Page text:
NATO should work to outlast Turkey’s Erdoğan - WSJ

The United States should move cautiously in responding to Turkey’s purchase of Russian S-400 air defence missiles to ensure the two NATO countries’ alliance outlasts President Recep Tayyip Erdoğan and his provocative behaviour, columnist Walter Russell Mead wrote in the Wall Street Journal.

Turkey’s decision to import the S-400 missiles and drill for natural gas off Cyprus has driven a wedge between Turkey and its Western allies, the article said. 

Turkey received the first batch of S-400 systems on Friday, despite repeated warnings from U.S. officials that it risked being ejected from the programme to make and operate F-35 stealth fighter jets and falling foul of the Countering America's Adversaries Through Sanctions Act (CAATSA). 

The European Union on Monday also slapped Turkey with sanctions over what it calls illegal oil and gas drilling off Cyprus.

Even mild sanctions could shake the Turkish economy and spook investors, sending the lira and stock market into free fall, Mead wrote. 

Mead said Erdoğan’s decision to purchase the Russian missiles was a reaction to a feeling the United States had turned its back on Turkey by refusing to sell it Patriot missiles and arming Syrian Kurdish groups the Turkish government regards as terrorists.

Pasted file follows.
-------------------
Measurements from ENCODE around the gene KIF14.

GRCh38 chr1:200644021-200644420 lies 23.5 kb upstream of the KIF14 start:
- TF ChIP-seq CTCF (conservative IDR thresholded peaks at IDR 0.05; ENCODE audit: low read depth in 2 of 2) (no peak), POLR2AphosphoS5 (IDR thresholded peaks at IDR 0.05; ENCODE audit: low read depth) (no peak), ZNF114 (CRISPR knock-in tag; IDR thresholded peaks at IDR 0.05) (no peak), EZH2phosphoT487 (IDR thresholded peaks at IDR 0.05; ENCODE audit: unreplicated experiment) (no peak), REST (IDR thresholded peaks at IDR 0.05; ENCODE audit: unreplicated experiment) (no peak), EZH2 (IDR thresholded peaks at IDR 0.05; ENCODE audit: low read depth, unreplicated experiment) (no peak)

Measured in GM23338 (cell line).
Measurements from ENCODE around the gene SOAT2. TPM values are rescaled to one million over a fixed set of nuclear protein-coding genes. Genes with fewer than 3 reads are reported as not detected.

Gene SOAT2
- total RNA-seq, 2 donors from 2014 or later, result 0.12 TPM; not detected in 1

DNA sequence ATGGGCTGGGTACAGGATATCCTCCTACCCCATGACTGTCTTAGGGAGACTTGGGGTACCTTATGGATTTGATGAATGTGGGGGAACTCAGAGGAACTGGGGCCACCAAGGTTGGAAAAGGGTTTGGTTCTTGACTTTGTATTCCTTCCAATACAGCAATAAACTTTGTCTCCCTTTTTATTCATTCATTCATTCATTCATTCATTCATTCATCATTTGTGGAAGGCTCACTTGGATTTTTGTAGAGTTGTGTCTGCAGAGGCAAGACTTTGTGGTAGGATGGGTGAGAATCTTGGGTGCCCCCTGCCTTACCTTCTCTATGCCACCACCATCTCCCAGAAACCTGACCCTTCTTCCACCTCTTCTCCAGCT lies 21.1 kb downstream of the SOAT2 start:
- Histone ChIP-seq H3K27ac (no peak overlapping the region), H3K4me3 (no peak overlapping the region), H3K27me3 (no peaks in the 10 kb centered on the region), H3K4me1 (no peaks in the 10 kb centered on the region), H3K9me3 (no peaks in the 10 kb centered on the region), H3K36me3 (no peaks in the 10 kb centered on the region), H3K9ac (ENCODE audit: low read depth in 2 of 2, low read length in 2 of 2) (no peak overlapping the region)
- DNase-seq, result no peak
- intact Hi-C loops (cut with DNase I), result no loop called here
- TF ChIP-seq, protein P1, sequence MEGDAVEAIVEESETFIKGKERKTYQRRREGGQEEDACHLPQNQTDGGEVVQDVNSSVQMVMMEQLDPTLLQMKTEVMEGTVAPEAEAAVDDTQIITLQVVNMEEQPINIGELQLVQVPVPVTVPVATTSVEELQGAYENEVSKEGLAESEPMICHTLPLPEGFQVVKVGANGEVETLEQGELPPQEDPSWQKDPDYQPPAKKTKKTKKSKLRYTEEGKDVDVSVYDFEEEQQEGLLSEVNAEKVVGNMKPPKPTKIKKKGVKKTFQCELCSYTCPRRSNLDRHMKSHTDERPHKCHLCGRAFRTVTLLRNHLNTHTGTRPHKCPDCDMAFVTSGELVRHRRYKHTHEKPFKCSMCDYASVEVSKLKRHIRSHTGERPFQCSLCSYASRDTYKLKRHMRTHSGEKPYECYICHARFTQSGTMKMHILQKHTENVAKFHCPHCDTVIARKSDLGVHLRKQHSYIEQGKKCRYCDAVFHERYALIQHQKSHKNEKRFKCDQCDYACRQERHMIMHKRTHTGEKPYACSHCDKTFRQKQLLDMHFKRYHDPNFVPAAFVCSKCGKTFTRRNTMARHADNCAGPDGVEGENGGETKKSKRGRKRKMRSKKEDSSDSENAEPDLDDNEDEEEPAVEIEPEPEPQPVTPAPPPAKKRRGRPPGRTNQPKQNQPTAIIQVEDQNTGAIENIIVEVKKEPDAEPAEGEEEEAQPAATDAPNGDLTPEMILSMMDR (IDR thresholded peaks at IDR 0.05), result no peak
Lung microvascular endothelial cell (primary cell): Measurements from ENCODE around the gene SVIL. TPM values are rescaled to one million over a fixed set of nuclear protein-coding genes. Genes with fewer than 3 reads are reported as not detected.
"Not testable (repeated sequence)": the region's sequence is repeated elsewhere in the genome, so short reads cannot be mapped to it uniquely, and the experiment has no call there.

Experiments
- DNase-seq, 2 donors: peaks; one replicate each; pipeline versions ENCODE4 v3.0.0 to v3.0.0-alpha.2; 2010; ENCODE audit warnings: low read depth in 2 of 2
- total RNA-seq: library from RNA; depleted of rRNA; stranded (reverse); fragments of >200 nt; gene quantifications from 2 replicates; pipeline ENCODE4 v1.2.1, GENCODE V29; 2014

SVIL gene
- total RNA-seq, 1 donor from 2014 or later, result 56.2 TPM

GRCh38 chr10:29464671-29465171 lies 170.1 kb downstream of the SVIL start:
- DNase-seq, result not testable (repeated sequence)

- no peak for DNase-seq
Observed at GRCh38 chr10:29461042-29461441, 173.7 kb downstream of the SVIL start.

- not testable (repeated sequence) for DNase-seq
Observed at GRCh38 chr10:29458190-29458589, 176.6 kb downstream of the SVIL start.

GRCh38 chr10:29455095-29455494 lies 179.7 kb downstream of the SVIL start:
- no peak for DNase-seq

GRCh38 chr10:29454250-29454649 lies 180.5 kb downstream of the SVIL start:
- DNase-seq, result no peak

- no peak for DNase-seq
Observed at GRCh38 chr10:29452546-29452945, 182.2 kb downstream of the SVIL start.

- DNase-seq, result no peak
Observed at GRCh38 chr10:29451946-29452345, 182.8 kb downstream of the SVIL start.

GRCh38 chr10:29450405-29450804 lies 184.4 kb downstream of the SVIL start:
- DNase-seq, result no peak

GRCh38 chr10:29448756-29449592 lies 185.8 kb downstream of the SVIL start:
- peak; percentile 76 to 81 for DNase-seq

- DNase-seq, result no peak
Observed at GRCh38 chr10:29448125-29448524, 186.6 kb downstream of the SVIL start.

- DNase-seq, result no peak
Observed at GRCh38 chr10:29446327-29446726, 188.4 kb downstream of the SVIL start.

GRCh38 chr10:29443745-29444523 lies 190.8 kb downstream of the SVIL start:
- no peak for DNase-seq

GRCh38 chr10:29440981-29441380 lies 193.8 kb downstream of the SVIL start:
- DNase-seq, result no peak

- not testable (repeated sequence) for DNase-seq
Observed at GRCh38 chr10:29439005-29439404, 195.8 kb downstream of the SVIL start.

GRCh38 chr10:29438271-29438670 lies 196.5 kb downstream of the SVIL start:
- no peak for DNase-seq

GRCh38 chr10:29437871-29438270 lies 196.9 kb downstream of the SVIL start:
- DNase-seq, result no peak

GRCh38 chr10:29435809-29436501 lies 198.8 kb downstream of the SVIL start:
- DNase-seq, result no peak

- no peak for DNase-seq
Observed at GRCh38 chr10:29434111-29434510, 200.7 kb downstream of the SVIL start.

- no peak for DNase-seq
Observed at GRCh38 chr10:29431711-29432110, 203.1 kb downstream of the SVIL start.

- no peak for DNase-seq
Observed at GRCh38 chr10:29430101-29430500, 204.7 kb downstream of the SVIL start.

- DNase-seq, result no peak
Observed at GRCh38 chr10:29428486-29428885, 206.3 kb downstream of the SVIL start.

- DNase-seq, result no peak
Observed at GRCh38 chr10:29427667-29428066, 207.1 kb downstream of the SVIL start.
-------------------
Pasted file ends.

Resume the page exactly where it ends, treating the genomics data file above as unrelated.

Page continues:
Turkey’s spat with the West presents an opportunity for Russian President Vladimir Putin to divide the NATO alliance, Mead said, although Russia is still helping Syrian government forces close in on Turkish-backed rebels in Syria’s Idlib province.

The Wall Street Journal also said Erdoğan was turning to China to boost its economy, a move that has come at the cost of back-pedalling on Beijing’s persecution of the Uighurs, a largely Muslim group that speaks a Turkic language in western China.

Despite all the latest developments, Turkey and the West do best when they work together, Mead said, and the United States should remember that Turkey is bigger than Erdoğan and focus on the long term.